Cesar Toxqui Cellars will be greeting guests on the porch with fruit infused cheeses and a wonderfully brisk new Chardonnay release. Once inside, you’ll enjoy delicious chicken curry, southern fried fish, homemade ceviche, and fried rice, and a new release 2007 Immigrant Zinfandel.

Cesar Toxqui Cellars tasting room

Cesar Toxqui Cellars tasting room

There will be barrel tasting at McNab Ranch Winery, with the opportunity to buy futures of their 2010 Cononiah Zinfandel. Be sure to try spicy Asian peanut pasta salad paired with McNab’s French Colombard. Traditional favorites, the spreads/dips and bottle painting by local artist Leslie Bartolomei, will return.

A little something to enjoy with McNab Zin barrel samples

A little something to enjoy with McNab Zin barrel samples

Brutocao promises a Wine Zombie Apocalypse: “serving some finger lickin’ good treats paired with award winning Estate Wines. Go out on a limb and be the best dressed zombie and win a prize. It will be a horrific good time with grape stomps, bocce ball and un-dead music by “Third Party”.  Wines to die for!”

Bocce at Brutocao

Bocce at Brutocao

Just west of downtown Hopland, on Mountain House Road, you’ll find both Rack & Riddle and Terra Sávia.

Rack & Riddle is a custom sparkling wine house. Many of the area’s best bubblies are made at Rack & Riddle, including double gold medal winners for both McFadden and Terra Savia. Rack & Riddle also produces both sparkling and still wines of their own – all delicious. Enjoy them with Rack & Riddle’s lime & shrimp ceviche, warm tri-tip sliders, chips & guacamole.

It's not a real wine event without a working tractor - at Rack & Riddle

It’s not a real wine event without a working tractor – at Rack & Riddle

Terra Sávia offers not just delicious wines and a terrific bubbly rouge, but fantastic olive oil. A tasting of Olivino’s quality olive oils will likely make you regret a lifetime’s use of a previously favored store brand. Always a great stop, enjoy wine, food, art, music, and olive oil.

Relax at Terra Savia, a lovely Passport stop

Relax at Terra Savia, a lovely Passport stop

Just south of downtown Hopland is Milano Family Winery. Enjoy Milano’s scrumptious smoked & marinated Tri-Tip, an abundance of fresh veggies and dips, as well as delicious, aged to perfection Cabot Creamery Cheeses. On Saturday, “Headband” will play rock & roll, blues, jazz.  On Sunday, “Frankie J” will play. Don’t miss the clothing & craft vendors that always set up at Milano during Hopland Passport.

Milano is a great stop with wine, food, crafts, and music, a festival within a festival

Milano is a great stop with wine, food, crafts, and music, a festival within a festival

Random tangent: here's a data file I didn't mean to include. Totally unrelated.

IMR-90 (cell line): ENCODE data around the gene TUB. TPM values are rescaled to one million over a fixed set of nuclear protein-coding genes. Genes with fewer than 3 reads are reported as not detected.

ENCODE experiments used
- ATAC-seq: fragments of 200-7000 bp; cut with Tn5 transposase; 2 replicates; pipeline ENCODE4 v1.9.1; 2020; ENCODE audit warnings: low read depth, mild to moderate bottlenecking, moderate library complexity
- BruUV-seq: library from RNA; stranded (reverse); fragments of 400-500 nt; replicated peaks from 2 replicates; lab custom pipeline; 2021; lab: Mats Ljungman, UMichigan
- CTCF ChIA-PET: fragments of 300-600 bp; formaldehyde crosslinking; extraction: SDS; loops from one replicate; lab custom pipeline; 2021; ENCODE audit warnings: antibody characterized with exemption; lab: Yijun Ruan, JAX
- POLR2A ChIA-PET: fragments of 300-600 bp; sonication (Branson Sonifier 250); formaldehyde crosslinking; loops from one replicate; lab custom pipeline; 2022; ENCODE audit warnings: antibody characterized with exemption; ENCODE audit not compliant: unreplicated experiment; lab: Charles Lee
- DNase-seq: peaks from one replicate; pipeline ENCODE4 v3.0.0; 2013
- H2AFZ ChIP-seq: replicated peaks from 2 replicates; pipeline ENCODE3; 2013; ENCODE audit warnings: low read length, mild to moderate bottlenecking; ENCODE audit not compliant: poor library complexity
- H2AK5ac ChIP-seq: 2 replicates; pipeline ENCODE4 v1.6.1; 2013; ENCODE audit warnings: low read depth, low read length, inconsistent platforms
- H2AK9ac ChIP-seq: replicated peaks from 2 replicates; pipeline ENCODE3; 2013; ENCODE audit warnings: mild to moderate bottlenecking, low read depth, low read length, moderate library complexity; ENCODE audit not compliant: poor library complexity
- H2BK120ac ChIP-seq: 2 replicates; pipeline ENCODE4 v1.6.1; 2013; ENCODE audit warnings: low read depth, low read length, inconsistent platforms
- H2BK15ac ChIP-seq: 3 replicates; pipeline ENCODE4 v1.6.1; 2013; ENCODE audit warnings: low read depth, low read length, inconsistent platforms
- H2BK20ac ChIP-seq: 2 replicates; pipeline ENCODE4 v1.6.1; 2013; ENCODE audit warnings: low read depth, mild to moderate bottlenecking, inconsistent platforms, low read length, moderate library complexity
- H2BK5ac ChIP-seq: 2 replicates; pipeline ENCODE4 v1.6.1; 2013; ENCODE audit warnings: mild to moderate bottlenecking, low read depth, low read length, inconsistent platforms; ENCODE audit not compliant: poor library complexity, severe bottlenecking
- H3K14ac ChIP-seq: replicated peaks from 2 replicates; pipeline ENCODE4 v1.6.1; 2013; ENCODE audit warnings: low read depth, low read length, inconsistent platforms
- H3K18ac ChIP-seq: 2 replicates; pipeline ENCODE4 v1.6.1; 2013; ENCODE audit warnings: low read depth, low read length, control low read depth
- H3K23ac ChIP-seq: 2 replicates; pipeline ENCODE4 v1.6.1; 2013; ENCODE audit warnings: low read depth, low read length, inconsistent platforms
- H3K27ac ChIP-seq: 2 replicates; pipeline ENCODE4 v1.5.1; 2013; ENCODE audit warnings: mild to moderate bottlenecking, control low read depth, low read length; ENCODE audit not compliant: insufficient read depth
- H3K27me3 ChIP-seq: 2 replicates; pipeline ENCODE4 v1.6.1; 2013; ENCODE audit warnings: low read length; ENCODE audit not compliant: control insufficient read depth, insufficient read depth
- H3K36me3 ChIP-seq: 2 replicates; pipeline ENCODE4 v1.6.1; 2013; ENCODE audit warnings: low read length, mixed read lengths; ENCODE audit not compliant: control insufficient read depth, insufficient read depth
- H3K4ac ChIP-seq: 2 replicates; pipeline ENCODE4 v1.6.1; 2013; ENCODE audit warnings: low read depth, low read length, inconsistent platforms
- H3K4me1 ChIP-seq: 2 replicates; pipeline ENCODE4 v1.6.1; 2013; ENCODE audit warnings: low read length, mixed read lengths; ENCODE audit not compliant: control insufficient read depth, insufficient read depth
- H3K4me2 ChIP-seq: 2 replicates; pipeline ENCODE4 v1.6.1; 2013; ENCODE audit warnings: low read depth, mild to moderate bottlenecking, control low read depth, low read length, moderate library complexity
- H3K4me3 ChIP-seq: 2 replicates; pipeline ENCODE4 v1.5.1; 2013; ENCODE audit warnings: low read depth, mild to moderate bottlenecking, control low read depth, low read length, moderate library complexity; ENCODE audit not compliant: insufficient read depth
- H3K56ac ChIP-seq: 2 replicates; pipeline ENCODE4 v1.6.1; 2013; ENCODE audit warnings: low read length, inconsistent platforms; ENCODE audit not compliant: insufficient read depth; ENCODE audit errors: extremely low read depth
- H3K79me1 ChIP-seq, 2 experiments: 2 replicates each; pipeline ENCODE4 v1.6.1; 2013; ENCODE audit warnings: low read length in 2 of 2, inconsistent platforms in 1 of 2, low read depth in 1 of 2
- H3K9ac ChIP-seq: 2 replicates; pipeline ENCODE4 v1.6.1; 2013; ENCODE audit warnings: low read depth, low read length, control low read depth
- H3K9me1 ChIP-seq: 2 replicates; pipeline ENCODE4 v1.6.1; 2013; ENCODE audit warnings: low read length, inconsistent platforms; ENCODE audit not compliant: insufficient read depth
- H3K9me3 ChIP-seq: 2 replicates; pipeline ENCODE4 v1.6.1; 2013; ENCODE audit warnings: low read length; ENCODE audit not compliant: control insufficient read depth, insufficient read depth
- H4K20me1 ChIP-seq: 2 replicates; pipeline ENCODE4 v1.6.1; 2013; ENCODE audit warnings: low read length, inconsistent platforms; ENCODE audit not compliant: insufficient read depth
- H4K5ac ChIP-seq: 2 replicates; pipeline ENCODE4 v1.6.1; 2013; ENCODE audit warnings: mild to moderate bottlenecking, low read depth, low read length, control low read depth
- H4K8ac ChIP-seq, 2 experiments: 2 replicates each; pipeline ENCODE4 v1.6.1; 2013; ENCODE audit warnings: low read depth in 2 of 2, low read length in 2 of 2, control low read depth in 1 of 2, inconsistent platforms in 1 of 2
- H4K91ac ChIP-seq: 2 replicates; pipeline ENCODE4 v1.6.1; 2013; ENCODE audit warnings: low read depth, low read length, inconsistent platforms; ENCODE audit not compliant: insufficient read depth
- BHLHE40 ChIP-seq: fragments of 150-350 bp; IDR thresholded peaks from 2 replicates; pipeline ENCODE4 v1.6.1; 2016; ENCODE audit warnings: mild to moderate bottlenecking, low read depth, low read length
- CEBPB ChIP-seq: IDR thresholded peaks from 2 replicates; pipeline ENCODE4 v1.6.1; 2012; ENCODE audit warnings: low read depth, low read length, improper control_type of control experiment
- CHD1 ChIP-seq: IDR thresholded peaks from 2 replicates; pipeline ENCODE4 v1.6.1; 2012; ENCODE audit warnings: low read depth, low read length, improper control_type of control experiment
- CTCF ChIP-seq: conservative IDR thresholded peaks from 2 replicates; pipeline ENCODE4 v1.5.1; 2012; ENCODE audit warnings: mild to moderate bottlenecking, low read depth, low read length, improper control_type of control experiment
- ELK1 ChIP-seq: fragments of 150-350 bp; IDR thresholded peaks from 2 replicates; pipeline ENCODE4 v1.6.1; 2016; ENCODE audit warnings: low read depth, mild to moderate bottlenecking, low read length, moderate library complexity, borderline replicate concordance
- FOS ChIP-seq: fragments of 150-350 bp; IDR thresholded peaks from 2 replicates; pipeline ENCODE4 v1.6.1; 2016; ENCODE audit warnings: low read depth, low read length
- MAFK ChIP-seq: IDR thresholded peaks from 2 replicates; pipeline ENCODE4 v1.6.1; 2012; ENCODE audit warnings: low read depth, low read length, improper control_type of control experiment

East of downtown Hopland, on Old River Road, you’ll find Campovida. No Hopland Passport wine weekend is complete without a tour of Campovida’s gardens, led by master gardener Ken Boek. Campovida is another amazing, only in Hopland, blend of wine, food, art, music, and heartfelt hospitality.

Take a taste of Campovida's wines from their tasting room into their gardens

Take a taste of Campovida’s wines from their tasting room into their gardens

North of downtown Hopland, heading back toward Rivino on Hwy 101, Hopland Passport stops include Jeriko Estate, Saracina, Jaxon Keys, and Nelson Family Vineyards.

Jeriko Estate features biodynamically grown hand crafted Pinot Noir, and often serves up pork –  which goes great with Pinot.

Jeriko will be pouring Pinot, perhaps paired with pork

Jeriko will be pouring Pinot, perhaps paired with pork

Saracina is deservedly famous for the Rhone varietal wines and Rhone inspired twists that winemaker Alex MacGregor brings to Saracina. Try a Chardonnay with a touch of Viognier, enjoy a Rhone red blend, tour real wine caves, enjoy the peaceful setting designed to make you relaxed and more open to all that the wines, food pairings, and music are trying to convey.

Saracina is a series of paintings just waiting to happen, absolutely beautiful

Saracina is a series of paintings just waiting to happen, absolutely beautiful

Jaxon Keys Winery & Distillery offers a prohibition era themed weekend, “our Speakeasy will be open for business, serving bootleg wine to all who dare break the law of Prohibition. We will have barrels of wine, gallons of contraband brandy and vodka all for the asking. No G-Men to worry about! We’ve paid them to look the other way for the weekend. Live music on the deck, awesome food prepared by Taste of Perfection Catering, and all our wines flowing freely, experience the Prohibition era for yourself!”

Just Kicking it at Jaxon Keys

Just Kicking it at Jaxon Keys

Exactly half way between Hopland and Ukiah, Nelson Family Vineyards invites crowd pleaser Mendough’s Wood-Fired Pizza back.  Enjoy Nelson’s estate wines, paired with delicious pizzas made with fresh and local ingredients including chevre and sun dried tomatoes, prosciutto and arugula, Gorgonzola and artichoke all atop the most incredible crust you’ve ever had. Nelson’s Ice Riesling is a perfect way to end your visit to Nelson, and your Hopland Passport wine weekend.

Pizza and wine in the grove at Nelson

Pizza and wine in the grove at Nelson

Coming to Hopland too late to officially participate in the fall Hopland Passport, Frey from Redwood Valley will be having a Grand Opening of their new tasting room in the Real Goods store at the Solar Living Institute in Hopland. This 17th Hopland tasting room may not be in the passport, but they will be offering up delicious food pairings to go with their sulfite free, vegan, wines.

Frey will be opening their new tasting room during Passport in Hopland